Here at Waracle, we have been working with a range of new clients over the last three months that have asked us “Should I be building a progressive web app (PWA) or native mobile app?”. It’s cropped up so much that we thought we should write a blog about it. So here’s what we think!
For anyone joining the conversation cold, a PWA delivers a web experience that looks and feels like an app. They are available to users without installation. They are fast, reliable and load as a full screen experience just like a mobile app.
If you go to Twitter on your mobile browser, you’ll see what one looks like.
What are the benefits of a PWA?
There are numerous reasons for developing a PWA, but let’s return to the example of Twitter to see what drove their decision to build Twitter Lite.
In an article on Twitter’s blog, they listed the following reasons as justification:
- Less expensive to run than desktop site
- No user installation friction
- Push notification support
- Less storage on user devices
- Quick load speeds in poorly connected regions
- Reduction in user data usage
Sounds pretty compelling, huh? It is essentially an ultra-optimised mobile website, which is easy to access, can be indexed by search engines, performs optimally in-browser and can reach a wide audience. What’s not to love? Well, a few things actually… Let’s take a look at some of the PWA’s limitations.
What are the limitations of a PWA?
The limitations of a PWA are similar to the limitations of any web technology, in that it will lack the robust enterprise-level security and performance of a well-planned and implemented native application.
When comparing a native app to a PWA, we see the following points of differentiation:
- Performance – Native apps are built for the operating system and device they are utilised on. Whereas PWAs won’t always be designed to legislate for every browser (or browser version) from Samsung browser to Duck duck go, v7.1 to v12.2
- Features – PWAs cannot integrate device-specific features & functionality that native apps can. Native apps can integrate with camera, GPS, mobile payments etc. which can provide greater utility to your customers
- Bug Management – If you have a group of developers focused on a single platform managing a native application. It becomes much easier to isolate, manage and fix bugs, which creates a better customer experience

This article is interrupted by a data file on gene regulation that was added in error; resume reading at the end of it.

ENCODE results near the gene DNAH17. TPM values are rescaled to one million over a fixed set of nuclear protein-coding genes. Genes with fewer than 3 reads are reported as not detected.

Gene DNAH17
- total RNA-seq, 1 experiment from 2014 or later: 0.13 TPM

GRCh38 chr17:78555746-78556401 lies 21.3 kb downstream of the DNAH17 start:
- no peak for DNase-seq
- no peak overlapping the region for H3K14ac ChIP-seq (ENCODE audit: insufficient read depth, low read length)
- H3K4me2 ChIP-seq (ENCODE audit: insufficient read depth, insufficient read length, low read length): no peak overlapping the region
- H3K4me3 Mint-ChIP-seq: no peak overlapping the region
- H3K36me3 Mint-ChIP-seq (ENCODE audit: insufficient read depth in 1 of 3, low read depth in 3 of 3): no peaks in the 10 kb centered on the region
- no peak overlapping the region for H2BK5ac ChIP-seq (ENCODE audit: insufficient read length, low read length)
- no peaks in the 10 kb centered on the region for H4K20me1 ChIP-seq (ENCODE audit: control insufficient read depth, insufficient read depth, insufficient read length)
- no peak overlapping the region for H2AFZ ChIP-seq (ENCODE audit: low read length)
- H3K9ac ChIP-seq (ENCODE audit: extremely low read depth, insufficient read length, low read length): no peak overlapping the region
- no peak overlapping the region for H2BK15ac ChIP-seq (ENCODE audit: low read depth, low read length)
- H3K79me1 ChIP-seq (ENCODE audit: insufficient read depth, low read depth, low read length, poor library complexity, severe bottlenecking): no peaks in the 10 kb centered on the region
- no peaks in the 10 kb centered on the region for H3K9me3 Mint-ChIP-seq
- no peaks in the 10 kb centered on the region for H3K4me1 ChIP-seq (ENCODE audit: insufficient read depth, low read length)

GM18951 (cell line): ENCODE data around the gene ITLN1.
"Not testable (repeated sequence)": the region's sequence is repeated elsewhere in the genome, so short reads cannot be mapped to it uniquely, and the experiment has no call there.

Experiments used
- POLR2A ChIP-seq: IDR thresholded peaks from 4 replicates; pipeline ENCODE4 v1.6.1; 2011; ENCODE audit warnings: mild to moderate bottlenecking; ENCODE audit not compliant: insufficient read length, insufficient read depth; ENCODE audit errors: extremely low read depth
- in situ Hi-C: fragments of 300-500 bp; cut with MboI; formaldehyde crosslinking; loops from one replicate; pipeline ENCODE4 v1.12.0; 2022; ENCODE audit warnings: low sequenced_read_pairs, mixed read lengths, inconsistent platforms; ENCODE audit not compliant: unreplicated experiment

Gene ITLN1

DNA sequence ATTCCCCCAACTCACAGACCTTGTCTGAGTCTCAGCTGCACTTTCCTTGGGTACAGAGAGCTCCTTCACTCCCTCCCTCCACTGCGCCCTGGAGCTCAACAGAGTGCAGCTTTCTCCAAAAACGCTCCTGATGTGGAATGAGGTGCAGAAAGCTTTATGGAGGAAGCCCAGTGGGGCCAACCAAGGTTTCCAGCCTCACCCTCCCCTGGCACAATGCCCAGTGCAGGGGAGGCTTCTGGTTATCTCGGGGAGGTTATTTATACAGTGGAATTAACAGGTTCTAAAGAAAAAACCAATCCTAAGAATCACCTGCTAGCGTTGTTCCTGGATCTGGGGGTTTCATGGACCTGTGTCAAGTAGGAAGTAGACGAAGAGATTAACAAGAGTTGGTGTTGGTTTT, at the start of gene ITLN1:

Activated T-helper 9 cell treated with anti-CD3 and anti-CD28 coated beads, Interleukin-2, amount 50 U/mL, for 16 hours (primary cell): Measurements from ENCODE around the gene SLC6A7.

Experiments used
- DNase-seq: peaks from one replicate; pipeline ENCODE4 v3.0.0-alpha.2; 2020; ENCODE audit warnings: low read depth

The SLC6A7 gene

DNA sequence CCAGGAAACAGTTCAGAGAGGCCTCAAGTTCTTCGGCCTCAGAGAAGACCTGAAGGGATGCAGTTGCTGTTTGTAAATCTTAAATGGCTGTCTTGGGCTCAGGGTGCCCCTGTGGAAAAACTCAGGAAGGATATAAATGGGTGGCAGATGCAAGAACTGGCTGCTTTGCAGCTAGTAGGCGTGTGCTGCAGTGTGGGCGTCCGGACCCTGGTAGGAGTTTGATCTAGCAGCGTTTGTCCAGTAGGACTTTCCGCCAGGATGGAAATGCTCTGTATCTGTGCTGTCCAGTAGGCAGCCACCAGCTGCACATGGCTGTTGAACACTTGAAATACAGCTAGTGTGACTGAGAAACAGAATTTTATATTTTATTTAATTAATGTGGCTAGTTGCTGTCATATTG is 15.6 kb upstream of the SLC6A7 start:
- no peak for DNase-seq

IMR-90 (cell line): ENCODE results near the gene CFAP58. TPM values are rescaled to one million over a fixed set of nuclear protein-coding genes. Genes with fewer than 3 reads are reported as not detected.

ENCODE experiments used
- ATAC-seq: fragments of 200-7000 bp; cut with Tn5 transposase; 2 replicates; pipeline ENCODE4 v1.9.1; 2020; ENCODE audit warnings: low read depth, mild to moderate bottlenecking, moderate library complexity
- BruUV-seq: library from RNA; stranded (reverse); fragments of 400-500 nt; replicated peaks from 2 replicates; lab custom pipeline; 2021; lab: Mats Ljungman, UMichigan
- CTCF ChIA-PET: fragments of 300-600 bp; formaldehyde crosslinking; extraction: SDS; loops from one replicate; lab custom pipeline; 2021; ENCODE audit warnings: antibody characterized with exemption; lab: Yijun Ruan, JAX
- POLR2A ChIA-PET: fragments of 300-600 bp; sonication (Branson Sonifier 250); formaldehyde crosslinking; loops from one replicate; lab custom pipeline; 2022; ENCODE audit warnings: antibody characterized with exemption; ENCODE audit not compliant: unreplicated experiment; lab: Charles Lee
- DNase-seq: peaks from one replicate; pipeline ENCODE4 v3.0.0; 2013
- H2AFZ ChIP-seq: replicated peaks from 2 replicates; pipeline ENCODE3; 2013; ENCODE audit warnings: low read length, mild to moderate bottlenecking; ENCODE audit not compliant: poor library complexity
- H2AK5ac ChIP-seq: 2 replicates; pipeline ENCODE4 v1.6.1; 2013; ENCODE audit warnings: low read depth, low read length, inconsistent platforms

In many cases a native application may have a better UI & UX but this is dependent on the designers and developers working to execute collaboratively, rather than being a feature of the technology specifically.
As you can see there are a range of criteria to consider when trying to choose how to invest and where to invest.
So, back to the client question…
As we said, we have been asked “Should I be building a PWA or native mobile app?” a lot recently, so what’s our answer?
If you are a high volume, multi-region organisation that wants to increase brand awareness, wants the mobile browser experience to be as good as it can be and are keen to leverage the benefits (outlined above) of PWAs for your user-base, by all means invest in a PWA.
However, if you are an enterprise-level organisation in a highly regulated industry, with concerns about security, where a data breach or sub-optimal set of customer outcomes could not only hurt your brand but see you incur heavy fines… you’ll be choosing a set of native mobile apps.
The honest answer is, the decision isn’t really an ‘either or’ decision. There are many in the industry who have been heralding the end of native applications, suggesting that PWAs are capable of replacing them, which is both premature and incorrect, but the technology will continue to develop and I am sure there will be many more new clients who want our opinion on the topic in the future.
If you need support choosing between technologies, platforms or solutions our team are waiting to hear from you. Get in touch today.